Use of Low-Pass Noise in Word-Recognition Testing This study attempted to determine whether word-recognition scores obtained in noise were more sensitive to the presence of a hearing loss than recognition scores obtained in quiet. Subjects with normal hearing, high-frequency cochlear hearing loss, and flat cochlear hearing loss were tested in quiet and in the presence of a ... Tutorial
Tutorial  |   March 01, 1976
Use of Low-Pass Noise in Word-Recognition Testing
 
Author Affiliations & Notes
  • Ronald L. Cohen
    Saint Elizabeth Hospital, Covington, Kentucky
  • Robert W. Keith
    University of Cincinnati Medical Center, Ohio
Article Information
Tutorials
Tutorial   |   March 01, 1976
Use of Low-Pass Noise in Word-Recognition Testing
Journal of Speech, Language, and Hearing Research, March 1976, Vol. 19, 48-54. doi:10.1044/jshr.1901.48
History: Received September 16, 1974 , Accepted August 28, 1975
 
Journal of Speech, Language, and Hearing Research, March 1976, Vol. 19, 48-54. doi:10.1044/jshr.1901.48
History: Received September 16, 1974; Accepted August 28, 1975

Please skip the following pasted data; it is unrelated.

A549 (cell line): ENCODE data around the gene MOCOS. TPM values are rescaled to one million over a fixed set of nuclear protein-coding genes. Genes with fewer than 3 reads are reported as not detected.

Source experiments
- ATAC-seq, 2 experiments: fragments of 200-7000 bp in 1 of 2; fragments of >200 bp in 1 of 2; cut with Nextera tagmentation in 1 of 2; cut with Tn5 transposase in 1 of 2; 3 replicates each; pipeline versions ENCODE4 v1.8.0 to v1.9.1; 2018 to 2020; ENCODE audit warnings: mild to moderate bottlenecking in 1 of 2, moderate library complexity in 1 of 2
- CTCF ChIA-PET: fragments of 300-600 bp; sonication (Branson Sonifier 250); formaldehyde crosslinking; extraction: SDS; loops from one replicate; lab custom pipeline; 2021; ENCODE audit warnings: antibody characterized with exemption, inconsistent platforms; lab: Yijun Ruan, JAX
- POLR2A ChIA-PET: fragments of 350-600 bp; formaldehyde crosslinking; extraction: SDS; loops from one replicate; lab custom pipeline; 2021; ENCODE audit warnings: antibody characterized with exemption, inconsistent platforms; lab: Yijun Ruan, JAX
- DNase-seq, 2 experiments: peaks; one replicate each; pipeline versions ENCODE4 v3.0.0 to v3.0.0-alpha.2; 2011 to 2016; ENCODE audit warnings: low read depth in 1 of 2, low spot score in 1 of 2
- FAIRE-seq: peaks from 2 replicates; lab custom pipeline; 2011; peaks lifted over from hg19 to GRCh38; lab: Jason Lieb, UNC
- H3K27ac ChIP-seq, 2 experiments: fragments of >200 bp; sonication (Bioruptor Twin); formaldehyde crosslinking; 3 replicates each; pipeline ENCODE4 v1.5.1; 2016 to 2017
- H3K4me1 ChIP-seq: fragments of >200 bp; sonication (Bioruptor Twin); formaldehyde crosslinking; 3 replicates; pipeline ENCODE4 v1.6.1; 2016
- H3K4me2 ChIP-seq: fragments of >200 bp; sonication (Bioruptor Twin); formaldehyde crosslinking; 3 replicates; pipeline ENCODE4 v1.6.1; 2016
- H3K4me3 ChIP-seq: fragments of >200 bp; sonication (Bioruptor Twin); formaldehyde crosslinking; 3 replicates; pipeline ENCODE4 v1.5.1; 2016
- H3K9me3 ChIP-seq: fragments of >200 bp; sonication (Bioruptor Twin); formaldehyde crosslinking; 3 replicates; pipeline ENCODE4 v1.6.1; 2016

This study attempted to determine whether word-recognition scores obtained in noise were more sensitive to the presence of a hearing loss than recognition scores obtained in quiet. Subjects with normal hearing, high-frequency cochlear hearing loss, and flat cochlear hearing loss were tested in quiet and in the presence of a 500-Hz low-pass noise. Two signal-to-noise conditions were employed, −4 dB and −12 dB. Words were presented at 40 dB SL in one experiment and at 96 dB SPL for normal-hearing subjects in a second experiment. The results indicated that, while the word-recognition scores of groups were similar in quiet, the more negative the signal-to-noise ratio, the greater the separation of group scores, with hearing-impaired subjects having poorer recognition scores than normal-hearing subjects. When the speech and noise were presented at high SPLs, however, the normal-hearing subjects had poorer word recognition than those with flat cochlear losses. The results are interpreted as indicating greater spread of masking in normal-hearing than hearing-impaired subjects at high sound pressure levels.

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